It’s Murphy’s Law: The landline will always, always ring when you’re clear across the house. You leap over furniture and make a grab for it, only to find the caller has already hung up—after just one ring. You thumb through the Caller ID, poised to give your mysterious caller a ring back when you note the strange area code. You hesitate. Should you, or shouldn’t you, make this call?
Let’s play out the end of this story in two different ways:
In Scenario 1, you flippantly hit the Call Back button and wait until someone on the other end of the line answers the phone. However, instead of a live person picking up, you get a recorded message that says something like, “Hello? Can you hear me? Hello?”
Or, you might hear a recording like this: “You’ve received a song from someone who loves you. After listening to this song you will find out who sent this song as a gift.”
Both recordings are designed to keep you on the phone for as long as possible. Unfortunately, you’ve just called a foreign country and you’ll be hit with a sky-high phone bill for your overseas call. Worse, the bad guy who conned you into making this call will walk away with most of that money.
In Scenario 2, you stand with the receiver in hand, deliberating. After a moment, you shrug and return the phone to its base. You walk away, mildly curious about who has just called you, and blissfully unaware that you’ve only narrowly missed being targeted by an ugly scam.
The FTC is warning of a recent surge in one-ring scams. As detailed above, scammers lure victims into placing overseas calls by targeting them with one-ring phone calls. When the victim returns the call, the scammer will employ any of a number of means to keep them on the phone for a while, thereby extending the length of the call. Sadly, the victim will be hit with sky-high international rates and other connection fees, much of which will end up in the scammer’s hands.
Here’s how to spot these scams and protect yourself if you’re targeted.
The primary clue that you’re being targeted by a one-ring scam is, quite obviously, a phone call that only rings once. If you get a call like this, by all means do not call back.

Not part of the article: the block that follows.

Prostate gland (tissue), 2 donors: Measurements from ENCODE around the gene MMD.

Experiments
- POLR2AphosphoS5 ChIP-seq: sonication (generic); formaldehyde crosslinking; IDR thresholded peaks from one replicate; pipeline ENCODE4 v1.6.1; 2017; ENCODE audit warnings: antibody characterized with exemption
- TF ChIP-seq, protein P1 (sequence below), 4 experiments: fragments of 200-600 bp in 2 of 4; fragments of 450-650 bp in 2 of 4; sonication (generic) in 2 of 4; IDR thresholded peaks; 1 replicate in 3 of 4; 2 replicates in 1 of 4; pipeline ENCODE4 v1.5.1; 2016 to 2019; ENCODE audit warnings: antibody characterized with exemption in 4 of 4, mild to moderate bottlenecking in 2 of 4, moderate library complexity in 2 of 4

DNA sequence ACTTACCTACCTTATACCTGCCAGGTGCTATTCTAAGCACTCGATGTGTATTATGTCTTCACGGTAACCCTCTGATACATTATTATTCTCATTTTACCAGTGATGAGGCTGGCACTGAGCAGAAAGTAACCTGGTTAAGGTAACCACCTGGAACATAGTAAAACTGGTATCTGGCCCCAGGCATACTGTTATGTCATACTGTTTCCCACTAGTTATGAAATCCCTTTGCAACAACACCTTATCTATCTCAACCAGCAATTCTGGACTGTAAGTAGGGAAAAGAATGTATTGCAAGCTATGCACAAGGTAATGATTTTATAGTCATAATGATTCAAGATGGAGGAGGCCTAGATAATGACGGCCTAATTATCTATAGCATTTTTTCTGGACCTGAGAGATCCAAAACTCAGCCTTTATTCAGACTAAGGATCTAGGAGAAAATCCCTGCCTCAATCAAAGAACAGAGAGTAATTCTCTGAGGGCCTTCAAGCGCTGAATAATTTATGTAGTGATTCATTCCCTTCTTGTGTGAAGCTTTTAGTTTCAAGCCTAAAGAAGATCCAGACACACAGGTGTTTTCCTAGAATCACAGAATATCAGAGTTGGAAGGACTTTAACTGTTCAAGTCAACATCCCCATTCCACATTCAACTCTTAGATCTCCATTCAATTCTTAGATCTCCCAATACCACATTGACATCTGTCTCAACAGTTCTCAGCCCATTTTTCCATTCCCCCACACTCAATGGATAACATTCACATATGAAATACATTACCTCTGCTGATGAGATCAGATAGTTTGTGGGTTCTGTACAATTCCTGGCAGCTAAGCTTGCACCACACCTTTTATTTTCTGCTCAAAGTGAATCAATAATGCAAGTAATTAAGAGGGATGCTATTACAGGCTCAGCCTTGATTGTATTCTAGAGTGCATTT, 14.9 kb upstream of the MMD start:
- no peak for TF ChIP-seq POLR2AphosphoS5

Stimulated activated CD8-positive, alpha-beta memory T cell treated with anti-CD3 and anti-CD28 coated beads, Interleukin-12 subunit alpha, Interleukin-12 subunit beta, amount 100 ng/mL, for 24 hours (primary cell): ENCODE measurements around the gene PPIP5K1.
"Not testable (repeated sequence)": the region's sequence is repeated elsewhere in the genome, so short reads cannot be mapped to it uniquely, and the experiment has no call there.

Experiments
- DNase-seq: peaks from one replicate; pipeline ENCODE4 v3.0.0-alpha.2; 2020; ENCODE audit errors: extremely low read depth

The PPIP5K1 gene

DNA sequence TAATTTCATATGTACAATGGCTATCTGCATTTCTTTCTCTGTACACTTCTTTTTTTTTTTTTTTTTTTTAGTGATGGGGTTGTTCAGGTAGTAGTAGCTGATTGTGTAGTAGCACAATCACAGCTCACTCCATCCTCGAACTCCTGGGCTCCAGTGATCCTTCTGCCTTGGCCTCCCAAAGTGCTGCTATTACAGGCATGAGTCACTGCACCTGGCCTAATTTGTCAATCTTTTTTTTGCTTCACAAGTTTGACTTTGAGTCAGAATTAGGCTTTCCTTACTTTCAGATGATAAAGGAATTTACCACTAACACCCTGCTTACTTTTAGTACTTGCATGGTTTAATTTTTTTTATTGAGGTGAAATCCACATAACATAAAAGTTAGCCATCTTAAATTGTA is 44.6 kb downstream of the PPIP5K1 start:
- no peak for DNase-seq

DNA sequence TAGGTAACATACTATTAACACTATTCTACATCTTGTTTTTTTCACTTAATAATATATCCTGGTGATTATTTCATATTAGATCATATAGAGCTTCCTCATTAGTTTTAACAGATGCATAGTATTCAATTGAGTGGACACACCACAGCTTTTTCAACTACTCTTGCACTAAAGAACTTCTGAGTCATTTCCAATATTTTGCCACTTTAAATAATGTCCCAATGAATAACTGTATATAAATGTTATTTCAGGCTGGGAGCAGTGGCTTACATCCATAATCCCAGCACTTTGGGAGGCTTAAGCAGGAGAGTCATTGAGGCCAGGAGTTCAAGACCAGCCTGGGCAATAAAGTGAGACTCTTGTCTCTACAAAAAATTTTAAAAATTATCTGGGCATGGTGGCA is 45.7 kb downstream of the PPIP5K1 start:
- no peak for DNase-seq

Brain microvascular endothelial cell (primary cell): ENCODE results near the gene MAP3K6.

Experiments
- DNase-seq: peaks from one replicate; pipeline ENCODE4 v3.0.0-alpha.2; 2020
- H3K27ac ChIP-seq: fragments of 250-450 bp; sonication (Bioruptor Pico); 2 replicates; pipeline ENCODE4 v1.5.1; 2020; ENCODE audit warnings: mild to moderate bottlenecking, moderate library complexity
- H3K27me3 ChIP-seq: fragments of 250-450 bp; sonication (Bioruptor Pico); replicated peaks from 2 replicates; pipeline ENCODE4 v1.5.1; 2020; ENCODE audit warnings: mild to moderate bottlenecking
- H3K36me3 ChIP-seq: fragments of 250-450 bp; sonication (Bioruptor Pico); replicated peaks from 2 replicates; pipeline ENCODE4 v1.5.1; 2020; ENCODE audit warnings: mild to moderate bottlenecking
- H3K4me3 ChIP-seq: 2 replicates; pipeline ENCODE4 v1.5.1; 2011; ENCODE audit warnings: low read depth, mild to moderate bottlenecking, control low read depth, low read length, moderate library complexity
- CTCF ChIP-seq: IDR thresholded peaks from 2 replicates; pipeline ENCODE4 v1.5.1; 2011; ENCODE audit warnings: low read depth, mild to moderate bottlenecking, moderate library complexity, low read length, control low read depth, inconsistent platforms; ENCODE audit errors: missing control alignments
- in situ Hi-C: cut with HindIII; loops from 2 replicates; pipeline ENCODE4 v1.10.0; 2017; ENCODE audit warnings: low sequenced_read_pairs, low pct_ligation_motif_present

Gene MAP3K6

You can also be on the lookout for foreign area codes, particularly those of countries in the Caribbean, including the following: 284, 473, 664, 649, 767, 809, 829, 849 and 876.
Sometimes, scammers will spoof a local number, including those of recognized businesses, to get you to place a return call to foreign shores. They may even get your own name and number to appear on your Caller ID screen. Ignore these calls, as well. If you unknowingly return a scammer’s phone call, look for a plus sign to appear ahead of the area code. This is your clue that you’re placing an international call.
If you see a plus sign, hang up immediately.
If you’re targeted
If your phone rings once and then stops, follow these steps to protect yourself from this scam and help the authorities close in on the bad guys.
- Don’t call back.
- Ask your phone provider to block outgoing calls to international numbers. This way, you won’t be conned into thinking an overseas number is a domestic call. You’ll also be protected from accidental phone calls in which a simple mistake can end up costing you a pretty penny.
- File a complaint with the FTC at www.donotcall.gov and to the FCC at www.fcc.gov/complaints.
- Check your phone bill for suspicious charges. If you see a charge that has likely been incurred through one of these scams, speak to your phone carrier about resolving it.
Scammers are always looking for new ways to con people out of their money. Do your part in bringing an end to these nefarious schemes by arming yourself with the latest information about prevalent scams and reporting all scam attempts to the proper authorities. Together, we can put the bad guys out of business!